Jana is also unique in that she’s a lesbian who loses her job because of her sexual orientation. You might wonder why I would have such an affinity with homosexuals, not being one myself. The reason is simple, and rooted in adolescence – at 13, I made the crucial error in judgment of talking about sex with an acquaintance, in an era where guys just didn’t do that. The next thing I knew, everyone in my class thought I was gay…and I was treated accordingly. Yes, I was ostracized, and even beaten, for the crime of being gay. And I’m not gay.

That dreadful, traumatic chapter of my life ultimately gave me a feeling of solidarity with what’s now known as the LGBTQ community that’s hard to explain, but it’s deep. Sure, most of us artistic types end up hanging around with gay people anyway – hey, it’s the arts! – but in my own case, I ended up becoming friends with a number of gay and lesbian people over the years, and I relate on that very personal level to their struggle precisely because I know what can happen. I lived a piece of it.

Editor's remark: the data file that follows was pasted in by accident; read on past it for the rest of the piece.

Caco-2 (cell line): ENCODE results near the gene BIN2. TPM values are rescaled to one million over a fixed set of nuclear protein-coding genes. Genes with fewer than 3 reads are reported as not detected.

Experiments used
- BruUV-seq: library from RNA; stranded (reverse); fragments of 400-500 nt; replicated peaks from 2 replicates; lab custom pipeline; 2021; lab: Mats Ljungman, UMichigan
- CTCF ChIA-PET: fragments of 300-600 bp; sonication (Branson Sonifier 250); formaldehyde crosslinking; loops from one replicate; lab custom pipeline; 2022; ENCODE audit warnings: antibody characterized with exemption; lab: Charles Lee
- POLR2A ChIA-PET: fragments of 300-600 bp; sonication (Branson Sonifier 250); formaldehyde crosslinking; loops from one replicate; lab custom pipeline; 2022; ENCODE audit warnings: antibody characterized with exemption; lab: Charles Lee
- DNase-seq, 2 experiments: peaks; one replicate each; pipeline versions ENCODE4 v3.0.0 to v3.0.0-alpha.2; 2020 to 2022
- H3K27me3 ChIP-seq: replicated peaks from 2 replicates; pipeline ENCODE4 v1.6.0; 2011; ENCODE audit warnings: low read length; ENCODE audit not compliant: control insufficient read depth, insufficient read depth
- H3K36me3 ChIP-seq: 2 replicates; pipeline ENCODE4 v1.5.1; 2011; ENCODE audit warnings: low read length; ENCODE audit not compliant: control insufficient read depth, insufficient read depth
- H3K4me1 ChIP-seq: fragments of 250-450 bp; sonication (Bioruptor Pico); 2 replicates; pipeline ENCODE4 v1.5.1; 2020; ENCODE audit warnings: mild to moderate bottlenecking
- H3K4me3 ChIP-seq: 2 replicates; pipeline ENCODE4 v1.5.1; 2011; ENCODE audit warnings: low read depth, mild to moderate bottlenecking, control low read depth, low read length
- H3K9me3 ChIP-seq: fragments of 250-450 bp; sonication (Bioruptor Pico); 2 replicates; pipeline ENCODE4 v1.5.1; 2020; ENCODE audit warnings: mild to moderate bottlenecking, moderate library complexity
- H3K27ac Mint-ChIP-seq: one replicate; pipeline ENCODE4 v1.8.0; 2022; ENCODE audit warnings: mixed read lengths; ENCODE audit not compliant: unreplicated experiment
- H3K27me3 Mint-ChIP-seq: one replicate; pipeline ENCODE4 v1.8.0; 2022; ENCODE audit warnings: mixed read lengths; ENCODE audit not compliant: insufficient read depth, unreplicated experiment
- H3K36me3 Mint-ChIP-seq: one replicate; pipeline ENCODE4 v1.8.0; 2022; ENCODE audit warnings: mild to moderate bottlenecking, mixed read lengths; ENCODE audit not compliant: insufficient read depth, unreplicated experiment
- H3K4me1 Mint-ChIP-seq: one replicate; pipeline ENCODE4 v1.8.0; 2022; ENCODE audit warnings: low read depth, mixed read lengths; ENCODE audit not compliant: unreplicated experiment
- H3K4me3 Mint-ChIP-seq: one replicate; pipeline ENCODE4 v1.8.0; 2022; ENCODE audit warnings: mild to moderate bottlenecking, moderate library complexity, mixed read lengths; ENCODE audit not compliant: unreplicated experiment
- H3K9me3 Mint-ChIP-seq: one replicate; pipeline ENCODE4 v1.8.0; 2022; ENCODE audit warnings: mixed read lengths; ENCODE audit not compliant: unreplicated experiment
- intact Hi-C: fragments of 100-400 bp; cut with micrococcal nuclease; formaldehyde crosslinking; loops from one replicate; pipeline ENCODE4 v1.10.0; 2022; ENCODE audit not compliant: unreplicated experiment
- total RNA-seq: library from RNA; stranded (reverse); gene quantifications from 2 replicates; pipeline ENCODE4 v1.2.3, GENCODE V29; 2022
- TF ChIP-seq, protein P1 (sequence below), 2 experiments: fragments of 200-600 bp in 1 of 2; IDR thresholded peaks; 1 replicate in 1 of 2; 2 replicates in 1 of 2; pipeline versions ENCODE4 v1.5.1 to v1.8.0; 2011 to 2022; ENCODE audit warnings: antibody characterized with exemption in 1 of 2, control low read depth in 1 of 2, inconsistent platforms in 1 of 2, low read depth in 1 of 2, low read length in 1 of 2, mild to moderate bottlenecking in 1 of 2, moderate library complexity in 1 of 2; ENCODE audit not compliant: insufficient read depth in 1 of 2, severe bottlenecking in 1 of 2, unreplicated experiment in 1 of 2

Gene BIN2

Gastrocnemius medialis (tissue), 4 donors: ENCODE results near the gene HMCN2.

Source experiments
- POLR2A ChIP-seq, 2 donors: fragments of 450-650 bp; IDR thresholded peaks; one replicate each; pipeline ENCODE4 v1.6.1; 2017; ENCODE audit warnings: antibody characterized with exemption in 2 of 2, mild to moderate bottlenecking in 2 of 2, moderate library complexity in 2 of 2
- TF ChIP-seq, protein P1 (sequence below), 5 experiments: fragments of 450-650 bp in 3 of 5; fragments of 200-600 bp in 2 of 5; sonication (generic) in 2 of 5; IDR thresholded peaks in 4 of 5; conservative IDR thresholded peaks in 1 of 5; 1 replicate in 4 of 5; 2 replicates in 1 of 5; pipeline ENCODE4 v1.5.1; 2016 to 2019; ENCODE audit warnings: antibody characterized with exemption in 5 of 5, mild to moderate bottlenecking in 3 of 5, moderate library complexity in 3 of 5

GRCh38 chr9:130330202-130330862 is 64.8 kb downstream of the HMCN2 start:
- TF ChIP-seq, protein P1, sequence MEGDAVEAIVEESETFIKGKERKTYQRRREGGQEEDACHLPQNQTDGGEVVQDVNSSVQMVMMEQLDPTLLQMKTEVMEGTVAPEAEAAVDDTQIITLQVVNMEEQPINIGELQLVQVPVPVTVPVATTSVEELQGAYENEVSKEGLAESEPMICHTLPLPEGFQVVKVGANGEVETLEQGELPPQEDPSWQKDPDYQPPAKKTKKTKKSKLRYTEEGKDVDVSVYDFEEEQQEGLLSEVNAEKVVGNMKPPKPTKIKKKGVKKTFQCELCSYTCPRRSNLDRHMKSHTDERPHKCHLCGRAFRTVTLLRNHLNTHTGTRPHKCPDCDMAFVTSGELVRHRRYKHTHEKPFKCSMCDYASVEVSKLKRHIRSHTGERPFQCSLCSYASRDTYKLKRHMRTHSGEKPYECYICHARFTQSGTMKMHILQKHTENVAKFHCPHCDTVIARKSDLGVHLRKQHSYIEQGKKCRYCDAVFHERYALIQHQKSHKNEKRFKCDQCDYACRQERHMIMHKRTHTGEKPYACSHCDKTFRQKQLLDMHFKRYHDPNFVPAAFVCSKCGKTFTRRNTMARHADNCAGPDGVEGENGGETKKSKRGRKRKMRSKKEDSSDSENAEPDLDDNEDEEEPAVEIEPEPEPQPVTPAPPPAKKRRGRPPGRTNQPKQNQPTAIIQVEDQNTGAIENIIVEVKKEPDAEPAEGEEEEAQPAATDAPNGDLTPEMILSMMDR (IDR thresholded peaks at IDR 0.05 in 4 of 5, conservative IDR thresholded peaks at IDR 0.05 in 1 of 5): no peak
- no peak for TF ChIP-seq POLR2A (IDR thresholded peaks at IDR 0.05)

When Jana started chattering away in my head, I dutifully wrote it all down, and the story formed organically. Then I had to do a TON of research. In the end, I had my longest book, and the final version is actually cut down from the original.

The question of whether I should do a tour for Jana came to me recently. I had all but abandoned her, thanks to the relative successes of Miles of Files and Brothers’ Hand. But then my wife and I began planning a vacation to my home state of Connecticut, where the story takes place, and it only seemed natural that I should try to schedule a book signing at a library, do some guest posts on blogs about the book, and…here we go again.

So if you have a few moments, even if you’re straight like me, check out the “Look Inside” feature of Jana on Amazon. You can preview the first couple chapters there. It’s got a 4.5 star rating, though even there, it hasn’t always found the right readers. But I’ll tell you what: Jana is as real to me as anyone I’ve ever known. In fact, I feel like I know her better than many of the people I’ve met in my life. And that’s really saying something.